Washington State Set to Vote on Measure That Changes Way Liquor is Sold
Voters in Washington state are considering a measure that would change the way liquor is sold, The Wall Street Journal reports.
If the measure is passed, it could produce hundreds of millions of dollars for the state. The measure is opposed by the industry watchdog group Alcohol Justice. Alcohol distributors, which would suffer financially under the new system, are also against it.
Ballots were sent by mail last week, and must be returned by November 8.
Costco contributed millions of dollars to a campaign to pass the measure and led the effort to collect more than 360,000 signatures to put it on the ballot.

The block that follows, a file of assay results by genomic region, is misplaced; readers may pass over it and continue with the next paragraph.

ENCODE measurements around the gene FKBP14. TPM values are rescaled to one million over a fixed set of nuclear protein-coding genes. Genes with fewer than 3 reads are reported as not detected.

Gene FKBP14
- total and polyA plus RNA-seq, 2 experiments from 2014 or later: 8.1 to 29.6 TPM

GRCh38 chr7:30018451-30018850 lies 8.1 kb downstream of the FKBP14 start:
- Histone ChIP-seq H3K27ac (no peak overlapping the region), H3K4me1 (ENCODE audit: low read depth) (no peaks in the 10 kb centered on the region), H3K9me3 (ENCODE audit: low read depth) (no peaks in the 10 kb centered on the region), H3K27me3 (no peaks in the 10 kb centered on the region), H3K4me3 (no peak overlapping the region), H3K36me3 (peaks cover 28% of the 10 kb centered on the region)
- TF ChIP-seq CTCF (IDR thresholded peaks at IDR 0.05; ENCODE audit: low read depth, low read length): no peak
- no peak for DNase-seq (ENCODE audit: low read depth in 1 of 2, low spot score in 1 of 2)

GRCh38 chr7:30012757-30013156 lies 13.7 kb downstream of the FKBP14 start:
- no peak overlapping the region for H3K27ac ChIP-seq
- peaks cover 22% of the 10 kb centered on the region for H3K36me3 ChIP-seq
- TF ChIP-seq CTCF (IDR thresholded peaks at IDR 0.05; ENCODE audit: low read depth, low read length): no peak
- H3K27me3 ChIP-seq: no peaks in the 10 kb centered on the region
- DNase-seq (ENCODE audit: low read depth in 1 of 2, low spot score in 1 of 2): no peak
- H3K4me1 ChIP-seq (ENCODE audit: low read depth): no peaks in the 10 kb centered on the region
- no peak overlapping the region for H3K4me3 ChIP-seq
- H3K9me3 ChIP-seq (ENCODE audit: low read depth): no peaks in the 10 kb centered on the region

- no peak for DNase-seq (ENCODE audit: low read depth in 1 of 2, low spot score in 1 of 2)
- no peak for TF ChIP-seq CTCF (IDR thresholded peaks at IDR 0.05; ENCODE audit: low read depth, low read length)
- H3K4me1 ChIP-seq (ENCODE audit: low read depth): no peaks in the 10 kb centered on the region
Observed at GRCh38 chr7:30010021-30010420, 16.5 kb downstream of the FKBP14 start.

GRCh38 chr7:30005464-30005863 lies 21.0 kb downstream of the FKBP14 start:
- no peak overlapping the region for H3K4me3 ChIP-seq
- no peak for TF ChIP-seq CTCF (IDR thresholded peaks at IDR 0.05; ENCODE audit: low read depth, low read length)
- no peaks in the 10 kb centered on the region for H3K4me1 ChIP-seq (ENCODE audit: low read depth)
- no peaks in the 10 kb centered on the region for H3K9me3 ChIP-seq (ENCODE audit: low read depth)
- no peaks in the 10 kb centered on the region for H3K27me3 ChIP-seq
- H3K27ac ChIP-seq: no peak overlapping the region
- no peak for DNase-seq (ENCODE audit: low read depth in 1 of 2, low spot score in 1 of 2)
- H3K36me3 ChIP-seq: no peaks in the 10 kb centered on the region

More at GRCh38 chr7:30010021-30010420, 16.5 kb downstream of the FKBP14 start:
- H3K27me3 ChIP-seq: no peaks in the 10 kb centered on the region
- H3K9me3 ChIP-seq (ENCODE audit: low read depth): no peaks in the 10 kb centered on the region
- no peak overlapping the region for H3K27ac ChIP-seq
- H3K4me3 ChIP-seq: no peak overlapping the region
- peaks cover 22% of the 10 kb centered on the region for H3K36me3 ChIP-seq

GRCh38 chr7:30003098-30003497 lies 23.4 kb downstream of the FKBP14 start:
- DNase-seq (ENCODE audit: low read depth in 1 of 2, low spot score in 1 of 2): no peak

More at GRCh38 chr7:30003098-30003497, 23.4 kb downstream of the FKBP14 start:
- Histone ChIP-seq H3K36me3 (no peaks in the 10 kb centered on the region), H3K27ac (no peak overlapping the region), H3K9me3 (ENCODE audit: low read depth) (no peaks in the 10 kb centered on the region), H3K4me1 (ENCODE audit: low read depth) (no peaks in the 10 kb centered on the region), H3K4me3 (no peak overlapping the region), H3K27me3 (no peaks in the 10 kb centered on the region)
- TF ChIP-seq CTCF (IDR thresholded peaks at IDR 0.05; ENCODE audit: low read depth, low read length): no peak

In Washington, the state owns the distribution and retailing of liquor. Wine and beer are privatized, the article notes. Under the proposed measure, known as I-1183, the distribution and retailing of liquor would be privatized. The Washington initiative would replace hundreds of state-run liquor stores with private retail stores, and let retailers purchase liquor directly from distillers. They would be able to negotiate volume discounts.
Alcohol Justice says I-1183 will authorize five times as many alcohol retailers, which in turn will lead to a jump in consumption and problem drinking. They point to a report by the Centers for Disease Control and Prevention, which in April recommended against the further privatization of alcohol sales in settings with current government control of retail sales. “This finding is based on strong evidence that privatization results in increased per capita alcohol consumption, a well-established proxy for excessive consumption,” the CDC noted in the report.
The article notes Washington Governor Chris Gregoire opposes the measure.